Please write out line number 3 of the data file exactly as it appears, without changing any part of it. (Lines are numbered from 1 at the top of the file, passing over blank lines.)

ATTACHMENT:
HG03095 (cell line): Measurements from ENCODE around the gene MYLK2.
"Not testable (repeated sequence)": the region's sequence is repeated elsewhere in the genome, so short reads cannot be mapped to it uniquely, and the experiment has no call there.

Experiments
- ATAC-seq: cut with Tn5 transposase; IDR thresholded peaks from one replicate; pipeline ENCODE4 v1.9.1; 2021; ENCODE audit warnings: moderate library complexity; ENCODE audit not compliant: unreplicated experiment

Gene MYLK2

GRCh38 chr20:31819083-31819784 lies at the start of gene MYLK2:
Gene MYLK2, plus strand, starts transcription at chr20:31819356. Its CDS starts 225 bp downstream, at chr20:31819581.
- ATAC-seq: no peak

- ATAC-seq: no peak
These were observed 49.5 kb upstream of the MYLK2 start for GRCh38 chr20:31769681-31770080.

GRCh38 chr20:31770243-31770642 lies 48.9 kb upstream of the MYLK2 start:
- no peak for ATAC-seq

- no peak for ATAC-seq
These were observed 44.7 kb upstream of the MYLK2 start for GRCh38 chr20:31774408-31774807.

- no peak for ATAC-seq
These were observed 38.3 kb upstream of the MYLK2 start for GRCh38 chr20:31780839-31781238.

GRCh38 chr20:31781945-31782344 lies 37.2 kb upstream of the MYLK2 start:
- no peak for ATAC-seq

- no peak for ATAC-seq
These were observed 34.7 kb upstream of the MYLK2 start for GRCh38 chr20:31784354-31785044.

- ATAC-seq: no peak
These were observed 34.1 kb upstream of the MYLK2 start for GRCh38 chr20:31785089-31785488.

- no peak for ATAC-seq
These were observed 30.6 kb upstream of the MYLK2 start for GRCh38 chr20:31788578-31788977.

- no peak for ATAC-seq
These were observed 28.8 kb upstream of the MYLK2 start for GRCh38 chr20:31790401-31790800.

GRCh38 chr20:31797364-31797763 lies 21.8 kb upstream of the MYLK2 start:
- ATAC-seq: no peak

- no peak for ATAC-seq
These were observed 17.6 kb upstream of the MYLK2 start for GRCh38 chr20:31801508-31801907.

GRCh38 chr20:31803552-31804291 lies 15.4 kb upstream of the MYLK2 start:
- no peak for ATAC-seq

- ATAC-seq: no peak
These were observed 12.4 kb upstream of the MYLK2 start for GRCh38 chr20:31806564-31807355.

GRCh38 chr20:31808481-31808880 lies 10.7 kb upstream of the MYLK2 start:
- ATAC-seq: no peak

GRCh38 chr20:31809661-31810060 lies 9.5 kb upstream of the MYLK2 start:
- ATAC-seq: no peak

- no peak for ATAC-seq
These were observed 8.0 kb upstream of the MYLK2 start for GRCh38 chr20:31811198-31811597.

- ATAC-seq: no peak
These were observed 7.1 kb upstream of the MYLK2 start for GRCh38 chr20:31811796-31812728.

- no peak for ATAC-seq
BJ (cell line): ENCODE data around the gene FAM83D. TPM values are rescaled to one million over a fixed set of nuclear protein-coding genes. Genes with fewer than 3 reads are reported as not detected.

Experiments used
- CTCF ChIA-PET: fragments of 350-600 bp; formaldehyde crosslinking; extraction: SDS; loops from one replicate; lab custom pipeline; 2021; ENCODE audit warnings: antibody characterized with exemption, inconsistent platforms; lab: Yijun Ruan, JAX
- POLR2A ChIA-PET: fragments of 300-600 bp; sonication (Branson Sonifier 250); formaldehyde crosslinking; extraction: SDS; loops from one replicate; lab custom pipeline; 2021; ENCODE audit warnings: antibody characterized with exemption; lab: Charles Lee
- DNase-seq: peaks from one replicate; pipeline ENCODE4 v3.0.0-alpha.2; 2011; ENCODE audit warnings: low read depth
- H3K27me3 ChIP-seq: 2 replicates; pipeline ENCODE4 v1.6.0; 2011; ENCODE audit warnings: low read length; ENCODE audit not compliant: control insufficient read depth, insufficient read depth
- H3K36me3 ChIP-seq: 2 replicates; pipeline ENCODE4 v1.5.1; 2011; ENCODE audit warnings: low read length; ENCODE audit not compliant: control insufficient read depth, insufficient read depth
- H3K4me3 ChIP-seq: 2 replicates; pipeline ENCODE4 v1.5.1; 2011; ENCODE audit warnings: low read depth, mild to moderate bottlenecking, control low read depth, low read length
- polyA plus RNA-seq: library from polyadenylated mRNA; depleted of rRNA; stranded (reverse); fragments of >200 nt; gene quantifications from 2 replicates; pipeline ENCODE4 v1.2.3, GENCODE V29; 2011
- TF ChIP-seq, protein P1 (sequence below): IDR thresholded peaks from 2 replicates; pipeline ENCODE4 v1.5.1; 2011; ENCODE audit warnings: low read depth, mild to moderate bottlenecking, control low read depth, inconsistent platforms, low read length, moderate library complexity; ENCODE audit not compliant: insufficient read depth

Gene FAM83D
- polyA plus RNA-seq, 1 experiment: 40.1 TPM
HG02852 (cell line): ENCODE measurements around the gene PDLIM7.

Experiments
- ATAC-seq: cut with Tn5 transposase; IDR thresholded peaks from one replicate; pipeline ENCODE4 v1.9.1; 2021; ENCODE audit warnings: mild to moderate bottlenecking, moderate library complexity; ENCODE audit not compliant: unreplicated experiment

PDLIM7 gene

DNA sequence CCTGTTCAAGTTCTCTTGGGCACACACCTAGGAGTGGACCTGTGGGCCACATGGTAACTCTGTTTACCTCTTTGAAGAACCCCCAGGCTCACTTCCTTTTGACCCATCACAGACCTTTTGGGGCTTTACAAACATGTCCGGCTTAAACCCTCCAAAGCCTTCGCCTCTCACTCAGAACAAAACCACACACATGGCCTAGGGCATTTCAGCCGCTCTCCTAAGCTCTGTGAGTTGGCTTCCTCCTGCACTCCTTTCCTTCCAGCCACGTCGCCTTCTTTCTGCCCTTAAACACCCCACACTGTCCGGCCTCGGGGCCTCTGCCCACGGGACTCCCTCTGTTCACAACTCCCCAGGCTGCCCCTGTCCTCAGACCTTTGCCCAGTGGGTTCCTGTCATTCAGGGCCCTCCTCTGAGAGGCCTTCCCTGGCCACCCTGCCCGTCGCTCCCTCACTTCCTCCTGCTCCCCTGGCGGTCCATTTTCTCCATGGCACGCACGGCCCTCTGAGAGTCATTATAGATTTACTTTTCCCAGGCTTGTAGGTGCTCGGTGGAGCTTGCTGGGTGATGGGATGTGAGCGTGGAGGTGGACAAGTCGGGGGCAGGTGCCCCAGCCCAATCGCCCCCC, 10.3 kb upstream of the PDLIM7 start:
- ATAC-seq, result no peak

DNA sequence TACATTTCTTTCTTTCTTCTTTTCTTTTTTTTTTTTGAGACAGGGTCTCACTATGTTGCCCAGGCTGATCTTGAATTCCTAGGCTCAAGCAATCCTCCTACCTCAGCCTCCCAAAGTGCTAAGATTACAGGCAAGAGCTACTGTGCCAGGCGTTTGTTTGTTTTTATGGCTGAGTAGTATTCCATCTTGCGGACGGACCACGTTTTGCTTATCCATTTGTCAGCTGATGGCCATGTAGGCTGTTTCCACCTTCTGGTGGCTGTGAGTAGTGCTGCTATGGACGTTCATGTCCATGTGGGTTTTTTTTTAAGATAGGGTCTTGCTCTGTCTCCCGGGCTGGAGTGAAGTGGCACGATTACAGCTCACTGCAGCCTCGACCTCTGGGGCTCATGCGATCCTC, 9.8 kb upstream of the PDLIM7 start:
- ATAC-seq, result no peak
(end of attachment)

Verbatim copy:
Experiments